WatchList Species Account for Olive-sided Flycatcher
(Contopus cooperi)

Qualifies for the list as a Declining Yellow List Species

 

Olive-sided Flycatcher
Photo: Greg Lavaty

The Olive-sided Flycatcher nests along edges and openings in coniferous forests. Tall trees with snags are a necessary element of its habitat. This bird breeds as far north as northern and western Alaska and winters as far south as Bolivia.

 

Breeding Bird Survey data indicate that the Olive-sided Flycatcher is becoming more scarce throughout its range, with an overall annual decline of 3.9% from 1966 to 1996. The greatest declines have been noted in the areas of its greatest relative abundance, west of the Rocky Mountains.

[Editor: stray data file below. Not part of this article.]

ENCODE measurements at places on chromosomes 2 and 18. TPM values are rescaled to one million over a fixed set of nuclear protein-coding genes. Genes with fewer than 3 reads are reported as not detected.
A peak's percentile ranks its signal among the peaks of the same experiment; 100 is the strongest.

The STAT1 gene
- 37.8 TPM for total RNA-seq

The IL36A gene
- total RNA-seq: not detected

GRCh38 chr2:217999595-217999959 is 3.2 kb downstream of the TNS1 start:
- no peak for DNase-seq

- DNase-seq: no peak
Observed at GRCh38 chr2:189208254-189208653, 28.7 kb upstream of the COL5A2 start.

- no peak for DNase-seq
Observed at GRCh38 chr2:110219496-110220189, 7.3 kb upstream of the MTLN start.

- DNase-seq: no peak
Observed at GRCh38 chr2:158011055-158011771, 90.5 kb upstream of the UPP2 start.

These declines have likely been caused by loss of breeding habitat to logging, insects, and acid rain; fire suppression; pesticides; and perhaps most significantly, habitat loss on its South American wintering grounds.

 

The Olive-sided Flycatcher responds well to several types of harvesting in coniferous forests, such as selective overstory removal and removal of trees over 25 cm dbh. In Montana, it is more abundant in partial-cut forests where snags are preserved, rather than in unlogged forests.

 

Evaluation of the status and ecology of the species on its wintering grounds is a top research priority.